Dupuit Consumers Surplus Monopoly

Jules Dupuit Consumers' Surplus, Monopoly, and Discrimination

In the course of his economic writings, Dupuit was led to investigate some of the factors that give rise to monopoly pricing. Conditions existing in the French railroad companies were of particular interest to him, and as scores of later economists were to show, he pointed out that "the interest of ordinary capitals is regulated by the law of supply and demand . . . while the means of transportation are monopolies." Thus, generally speaking, "ways of communication," or forms of transportation, are shel­tered from competition.

He illustrated the point by a comparison between the economic principles that determine house rents and those affecting transport rates. Exorbitant rents for lodging, according to Dupuit, could not exist for very long, since "If it was known that house rental yields a revenue superior to the rental of other capitals, speculation would focus very quickly on the construction of houses and equilibrium would be established." Thus the entry and exit process prohibits monopoly rents over the long run in houses, but as Dupuit indicated, this freedom to enter the railroad industry is inhibited by certain factors indigenous to that industry. Enormous amounts of capital, in the first instance, restrict the possibility of entry to a limited number of persons. Also, be­cause of the uniqueness of the first enterprise, a "new one can survive only at the ex­pense of the first and ... the profit which is sufficient for one is not sufficient for two."

The analytical contribution to monopoly theory emerged when Dupuit addressed himself to the principles on which the simple monopolist, as constituted above, be­haves. He uncovered the rule of monopoly profit maximization in the course of his discussion of the effects on utility of tolls and transport charges. Table 1, repro­duced from an 1849 article, is useful in illustrating Dupuit's early conception of this well-known principle.

The data in Table 1 refer to a tariff or rate that a monopoly railroad may charge for passage. Here Dupuit was considering the case of an unregulated mo­nopolist free to charge a rate that would maximize profits. His monopolist was a profit maximizer, for "If the road or bridge or canal is private property, the owner com­pany has only one aim, and that is to get the largest possible income from the toll." Thus the monopolist facing the demand schedule of Table1 with no costs of pro­duction would charge a rate of 5 francs in order to maximize profits or gross receipts. The example was then extended to the monopolist with costs of production when Dupuit supposed that the "cost of traction" could be represented by 2 francs per unit of passage. These traction costs may be identified with variable costs, and in this case, as Dupuit correctly pointed out:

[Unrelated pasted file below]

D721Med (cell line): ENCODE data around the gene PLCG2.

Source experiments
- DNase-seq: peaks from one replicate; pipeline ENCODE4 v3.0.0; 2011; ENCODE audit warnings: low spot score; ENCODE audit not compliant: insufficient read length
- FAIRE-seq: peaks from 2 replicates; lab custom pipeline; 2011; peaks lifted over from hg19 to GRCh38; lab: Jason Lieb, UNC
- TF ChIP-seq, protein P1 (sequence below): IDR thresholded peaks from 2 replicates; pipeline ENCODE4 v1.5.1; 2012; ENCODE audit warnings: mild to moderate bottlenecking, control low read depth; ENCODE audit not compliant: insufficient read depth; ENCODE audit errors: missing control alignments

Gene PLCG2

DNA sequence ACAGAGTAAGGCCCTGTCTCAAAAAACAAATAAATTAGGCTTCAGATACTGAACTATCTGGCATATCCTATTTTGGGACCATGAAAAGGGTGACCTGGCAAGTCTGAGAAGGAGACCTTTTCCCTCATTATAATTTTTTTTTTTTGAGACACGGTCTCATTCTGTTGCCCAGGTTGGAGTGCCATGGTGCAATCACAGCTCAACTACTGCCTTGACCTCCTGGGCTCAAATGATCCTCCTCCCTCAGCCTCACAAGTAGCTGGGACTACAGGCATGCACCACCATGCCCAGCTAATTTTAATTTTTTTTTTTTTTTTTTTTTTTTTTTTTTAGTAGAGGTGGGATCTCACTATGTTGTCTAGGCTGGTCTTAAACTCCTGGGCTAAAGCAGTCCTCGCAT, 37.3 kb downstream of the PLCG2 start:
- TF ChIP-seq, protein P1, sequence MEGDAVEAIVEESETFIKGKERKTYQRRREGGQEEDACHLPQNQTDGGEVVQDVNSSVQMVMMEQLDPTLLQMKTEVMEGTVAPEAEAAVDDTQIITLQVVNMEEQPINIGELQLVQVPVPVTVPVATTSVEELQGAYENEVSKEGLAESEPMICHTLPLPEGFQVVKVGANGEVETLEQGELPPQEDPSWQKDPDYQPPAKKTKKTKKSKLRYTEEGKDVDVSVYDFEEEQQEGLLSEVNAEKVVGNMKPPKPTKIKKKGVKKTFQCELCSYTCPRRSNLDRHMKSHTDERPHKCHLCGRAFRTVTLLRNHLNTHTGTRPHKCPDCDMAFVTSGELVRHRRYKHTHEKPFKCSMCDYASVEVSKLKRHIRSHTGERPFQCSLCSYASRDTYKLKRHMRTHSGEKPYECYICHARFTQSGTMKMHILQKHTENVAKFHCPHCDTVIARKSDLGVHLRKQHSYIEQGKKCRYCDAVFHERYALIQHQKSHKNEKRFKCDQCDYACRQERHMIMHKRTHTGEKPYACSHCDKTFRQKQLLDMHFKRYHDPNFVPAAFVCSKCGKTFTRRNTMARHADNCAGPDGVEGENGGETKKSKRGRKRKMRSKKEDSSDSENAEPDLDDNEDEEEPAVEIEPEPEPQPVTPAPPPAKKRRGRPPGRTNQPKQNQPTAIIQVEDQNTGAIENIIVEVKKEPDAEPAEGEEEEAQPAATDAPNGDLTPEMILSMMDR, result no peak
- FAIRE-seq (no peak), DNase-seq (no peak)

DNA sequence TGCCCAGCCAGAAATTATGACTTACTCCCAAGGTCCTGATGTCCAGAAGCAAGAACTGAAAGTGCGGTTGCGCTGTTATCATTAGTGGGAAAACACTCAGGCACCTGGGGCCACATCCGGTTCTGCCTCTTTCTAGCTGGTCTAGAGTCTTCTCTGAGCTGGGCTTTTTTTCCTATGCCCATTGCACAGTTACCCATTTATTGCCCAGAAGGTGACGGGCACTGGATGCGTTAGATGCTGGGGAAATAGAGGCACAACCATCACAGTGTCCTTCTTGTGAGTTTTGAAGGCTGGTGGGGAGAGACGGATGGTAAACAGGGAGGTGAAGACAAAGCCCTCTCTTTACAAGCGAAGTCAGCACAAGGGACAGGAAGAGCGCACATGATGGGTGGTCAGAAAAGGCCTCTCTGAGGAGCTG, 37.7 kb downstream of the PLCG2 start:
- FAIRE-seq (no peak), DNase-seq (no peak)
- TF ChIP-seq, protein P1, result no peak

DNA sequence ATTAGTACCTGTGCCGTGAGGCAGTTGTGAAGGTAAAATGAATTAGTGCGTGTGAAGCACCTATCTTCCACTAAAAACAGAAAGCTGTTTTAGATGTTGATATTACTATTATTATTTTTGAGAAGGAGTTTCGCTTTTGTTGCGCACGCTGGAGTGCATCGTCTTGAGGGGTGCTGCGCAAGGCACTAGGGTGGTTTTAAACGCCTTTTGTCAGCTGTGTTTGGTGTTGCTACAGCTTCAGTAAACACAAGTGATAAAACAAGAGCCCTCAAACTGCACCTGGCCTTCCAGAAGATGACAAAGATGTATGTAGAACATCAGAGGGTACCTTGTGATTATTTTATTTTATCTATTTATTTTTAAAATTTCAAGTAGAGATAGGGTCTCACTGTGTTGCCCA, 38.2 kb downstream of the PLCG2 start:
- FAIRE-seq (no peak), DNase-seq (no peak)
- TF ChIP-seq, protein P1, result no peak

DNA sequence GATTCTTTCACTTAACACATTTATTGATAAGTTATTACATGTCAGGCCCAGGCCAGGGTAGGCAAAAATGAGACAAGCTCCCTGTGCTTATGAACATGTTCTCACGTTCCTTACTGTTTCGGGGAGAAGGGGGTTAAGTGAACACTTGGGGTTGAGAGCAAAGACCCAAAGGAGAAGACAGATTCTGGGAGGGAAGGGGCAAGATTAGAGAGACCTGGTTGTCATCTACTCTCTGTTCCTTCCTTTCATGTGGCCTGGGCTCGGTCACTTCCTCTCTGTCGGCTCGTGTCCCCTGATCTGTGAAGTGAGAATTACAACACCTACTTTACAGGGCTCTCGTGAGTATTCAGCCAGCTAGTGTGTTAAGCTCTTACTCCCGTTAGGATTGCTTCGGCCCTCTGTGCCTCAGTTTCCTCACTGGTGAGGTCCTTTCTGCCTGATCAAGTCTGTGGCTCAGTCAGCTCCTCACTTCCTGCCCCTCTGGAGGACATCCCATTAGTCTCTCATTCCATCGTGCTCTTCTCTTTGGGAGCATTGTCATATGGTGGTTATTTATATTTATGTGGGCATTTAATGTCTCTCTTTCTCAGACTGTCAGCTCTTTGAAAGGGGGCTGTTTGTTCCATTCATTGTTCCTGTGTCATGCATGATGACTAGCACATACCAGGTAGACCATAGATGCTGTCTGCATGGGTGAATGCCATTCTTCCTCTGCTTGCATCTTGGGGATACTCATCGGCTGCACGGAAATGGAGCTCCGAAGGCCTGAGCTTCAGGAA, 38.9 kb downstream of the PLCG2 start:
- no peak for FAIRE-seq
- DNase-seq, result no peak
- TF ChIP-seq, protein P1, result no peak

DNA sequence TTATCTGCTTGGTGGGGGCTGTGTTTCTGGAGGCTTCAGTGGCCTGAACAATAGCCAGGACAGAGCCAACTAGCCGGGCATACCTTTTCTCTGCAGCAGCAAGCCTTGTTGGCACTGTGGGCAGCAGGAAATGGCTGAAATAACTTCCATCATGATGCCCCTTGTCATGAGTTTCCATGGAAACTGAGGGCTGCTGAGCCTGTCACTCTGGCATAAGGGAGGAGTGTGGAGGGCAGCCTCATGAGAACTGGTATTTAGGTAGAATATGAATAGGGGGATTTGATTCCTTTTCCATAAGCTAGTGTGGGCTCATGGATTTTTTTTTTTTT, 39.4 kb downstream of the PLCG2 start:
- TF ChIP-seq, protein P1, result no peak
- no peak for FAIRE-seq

Dupuit correctly stated the principle of profit maximization in terms of net revenue and pointed out that if the level of traction costs increased, the profit-maximizing tariff would increase and output would decrease. The net receipts, additionally, are net only of variable expenses. Fixed costs, such as "certain administrative expenses, interest on construction expenditures, etc.," must also be covered in the long run. Con­sequently, Dupuit's net receipts are not long-run profits, as are his gross receipts (without costs of production). Dupuit, referring to what is our Table 1, said that "If fixed costs were more than 104 [francs] and it were possible to charge only one uniform rate, the railroad would be a losing proposition with any tariff."

In addition to an analysis of profit maximization, Dupuit's early treatment of mo­nopoly contained another important analytical tool, which was later used by Alfred Marshall. Specifically, both investigations posited a relation between monopoly rev­enue and consumers' surplus, given, of course, the constancy of the marginal utility of money. Making an implicit identification of the demand curve with a utility func­tion, Dupuit supplied a utility calculation for his railroad example. In this case the price that maximized net revenue would be a tariff of 6 francs, and the total utility (consumers' surplus, producers' surplus, and costs) pro­duced by this tariff would be 234 francs.

According to Dupuit, total utility always breaks down into three parts: lost util­ity, producers' surplus, and consumers' surplus. At the 6-franc tariff the total utility of 234 francs divides as follows. The lost utility equals 52 francs, the total variable costs of carriage (fixed costs are assumed nonexistent). The producers' surplus is identical to the net receipts of 104 francs. The consumers' surplus is the residual of 78 francs. The sum of the three parts equals 234, the total utility associated with 26 passengers (from Table 1).

If we momentarily depart from Dupuit's presentation and assume that the fixed cost is exactly 104, then monopoly revenue disappears. In the short run the 104 francs accruing to the owner of the railway is of the nature of an economic rent (i.e., pro­ducers' surplus) on fixed investment, but as Dupuit succinctly pointed out, these fixed costs must ultimately be met by the monopolist. Thus, under the assumption that the fixed costs are 104 francs there would be no monopoly revenue. A consumers' sur­plus is produced, however, in the amount of 78 francs.